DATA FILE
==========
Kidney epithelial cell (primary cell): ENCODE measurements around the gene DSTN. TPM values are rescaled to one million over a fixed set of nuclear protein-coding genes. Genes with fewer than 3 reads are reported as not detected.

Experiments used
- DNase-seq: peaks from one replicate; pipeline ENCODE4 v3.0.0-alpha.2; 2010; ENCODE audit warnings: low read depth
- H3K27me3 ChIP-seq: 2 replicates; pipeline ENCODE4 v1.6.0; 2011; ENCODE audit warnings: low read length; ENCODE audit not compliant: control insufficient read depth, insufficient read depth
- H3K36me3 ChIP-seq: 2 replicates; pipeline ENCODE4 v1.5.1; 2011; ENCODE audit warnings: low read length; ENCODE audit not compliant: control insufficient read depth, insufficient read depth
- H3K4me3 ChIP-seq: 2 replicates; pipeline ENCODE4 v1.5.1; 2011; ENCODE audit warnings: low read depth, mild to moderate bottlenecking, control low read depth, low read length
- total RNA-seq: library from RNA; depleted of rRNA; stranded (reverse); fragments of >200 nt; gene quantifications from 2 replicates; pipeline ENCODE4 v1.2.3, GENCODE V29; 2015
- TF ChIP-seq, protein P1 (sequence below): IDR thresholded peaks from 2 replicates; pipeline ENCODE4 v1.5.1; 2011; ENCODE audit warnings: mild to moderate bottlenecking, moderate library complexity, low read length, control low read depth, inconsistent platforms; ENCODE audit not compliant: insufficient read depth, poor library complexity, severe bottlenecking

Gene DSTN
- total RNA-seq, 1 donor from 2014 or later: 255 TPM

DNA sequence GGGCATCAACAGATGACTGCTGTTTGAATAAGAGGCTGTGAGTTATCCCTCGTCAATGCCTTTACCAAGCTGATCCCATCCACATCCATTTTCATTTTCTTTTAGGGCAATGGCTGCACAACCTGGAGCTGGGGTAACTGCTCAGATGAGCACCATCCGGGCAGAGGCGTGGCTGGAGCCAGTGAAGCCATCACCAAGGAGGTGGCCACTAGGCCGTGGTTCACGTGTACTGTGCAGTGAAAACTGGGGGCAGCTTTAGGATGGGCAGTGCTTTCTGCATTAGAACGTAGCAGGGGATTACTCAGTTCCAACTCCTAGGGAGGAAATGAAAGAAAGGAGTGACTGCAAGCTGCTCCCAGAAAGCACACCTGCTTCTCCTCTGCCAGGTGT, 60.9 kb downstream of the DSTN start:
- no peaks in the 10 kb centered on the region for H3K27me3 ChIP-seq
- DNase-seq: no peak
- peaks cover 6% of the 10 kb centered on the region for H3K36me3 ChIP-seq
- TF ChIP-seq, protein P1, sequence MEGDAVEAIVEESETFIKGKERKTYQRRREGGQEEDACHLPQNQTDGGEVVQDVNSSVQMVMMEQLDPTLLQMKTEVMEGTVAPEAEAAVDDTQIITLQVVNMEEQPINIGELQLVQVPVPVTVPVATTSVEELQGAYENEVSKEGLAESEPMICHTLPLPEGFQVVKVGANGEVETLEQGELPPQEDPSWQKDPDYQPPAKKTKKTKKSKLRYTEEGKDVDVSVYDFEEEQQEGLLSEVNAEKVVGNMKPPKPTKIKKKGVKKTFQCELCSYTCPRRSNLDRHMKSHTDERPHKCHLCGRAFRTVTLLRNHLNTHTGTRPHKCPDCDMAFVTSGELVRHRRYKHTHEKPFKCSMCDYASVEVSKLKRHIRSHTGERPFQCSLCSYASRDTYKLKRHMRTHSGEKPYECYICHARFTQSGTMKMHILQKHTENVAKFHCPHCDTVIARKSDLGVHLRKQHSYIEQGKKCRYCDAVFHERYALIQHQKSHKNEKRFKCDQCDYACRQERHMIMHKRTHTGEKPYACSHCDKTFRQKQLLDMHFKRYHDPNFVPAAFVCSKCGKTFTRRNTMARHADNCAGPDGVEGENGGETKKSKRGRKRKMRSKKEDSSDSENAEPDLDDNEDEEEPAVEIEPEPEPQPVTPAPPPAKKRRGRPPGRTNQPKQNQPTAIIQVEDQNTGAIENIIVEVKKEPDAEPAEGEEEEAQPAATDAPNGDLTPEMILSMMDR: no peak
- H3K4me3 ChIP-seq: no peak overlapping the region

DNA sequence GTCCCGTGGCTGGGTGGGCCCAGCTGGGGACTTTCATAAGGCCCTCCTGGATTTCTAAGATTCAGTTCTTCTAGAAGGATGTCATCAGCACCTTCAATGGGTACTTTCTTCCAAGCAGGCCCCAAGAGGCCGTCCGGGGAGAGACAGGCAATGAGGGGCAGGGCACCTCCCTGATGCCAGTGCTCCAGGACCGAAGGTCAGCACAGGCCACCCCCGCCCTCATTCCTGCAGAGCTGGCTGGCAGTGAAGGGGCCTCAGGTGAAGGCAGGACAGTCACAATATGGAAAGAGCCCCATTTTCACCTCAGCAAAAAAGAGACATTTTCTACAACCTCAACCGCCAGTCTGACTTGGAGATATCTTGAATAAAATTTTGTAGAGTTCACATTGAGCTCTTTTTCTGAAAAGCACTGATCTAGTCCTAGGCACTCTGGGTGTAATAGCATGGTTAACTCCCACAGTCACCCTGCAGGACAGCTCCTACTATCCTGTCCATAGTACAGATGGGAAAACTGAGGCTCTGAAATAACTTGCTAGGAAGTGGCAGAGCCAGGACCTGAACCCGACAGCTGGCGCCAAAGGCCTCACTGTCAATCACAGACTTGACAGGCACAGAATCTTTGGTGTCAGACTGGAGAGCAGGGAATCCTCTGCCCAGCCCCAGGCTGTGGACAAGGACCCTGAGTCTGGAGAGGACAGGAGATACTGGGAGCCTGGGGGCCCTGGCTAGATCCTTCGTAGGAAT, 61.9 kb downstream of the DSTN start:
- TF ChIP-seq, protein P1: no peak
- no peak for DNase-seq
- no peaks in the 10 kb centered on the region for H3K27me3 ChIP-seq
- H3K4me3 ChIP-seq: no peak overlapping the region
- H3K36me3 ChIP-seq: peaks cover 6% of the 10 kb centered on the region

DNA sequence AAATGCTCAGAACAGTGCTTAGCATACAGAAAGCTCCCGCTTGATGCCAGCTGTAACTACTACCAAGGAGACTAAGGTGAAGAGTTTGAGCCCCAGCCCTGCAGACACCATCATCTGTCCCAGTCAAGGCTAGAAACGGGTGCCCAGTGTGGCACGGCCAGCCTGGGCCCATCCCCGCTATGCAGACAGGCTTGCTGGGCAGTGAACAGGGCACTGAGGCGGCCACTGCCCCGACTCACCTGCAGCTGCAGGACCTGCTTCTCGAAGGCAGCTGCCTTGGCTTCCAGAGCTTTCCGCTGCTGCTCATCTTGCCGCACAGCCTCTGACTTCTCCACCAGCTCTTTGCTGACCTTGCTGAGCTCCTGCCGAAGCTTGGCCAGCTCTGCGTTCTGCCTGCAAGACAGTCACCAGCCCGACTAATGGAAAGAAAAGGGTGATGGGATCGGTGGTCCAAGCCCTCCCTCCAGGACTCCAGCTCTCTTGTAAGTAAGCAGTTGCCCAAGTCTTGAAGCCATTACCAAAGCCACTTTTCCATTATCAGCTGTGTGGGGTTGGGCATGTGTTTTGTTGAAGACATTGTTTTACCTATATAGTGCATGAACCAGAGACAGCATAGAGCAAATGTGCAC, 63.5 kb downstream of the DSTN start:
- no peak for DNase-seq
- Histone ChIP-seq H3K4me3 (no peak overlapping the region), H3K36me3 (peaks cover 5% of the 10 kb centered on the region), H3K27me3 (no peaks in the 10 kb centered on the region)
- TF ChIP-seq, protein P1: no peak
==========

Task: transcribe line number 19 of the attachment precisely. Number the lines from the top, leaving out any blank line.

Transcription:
- no peak for DNase-seq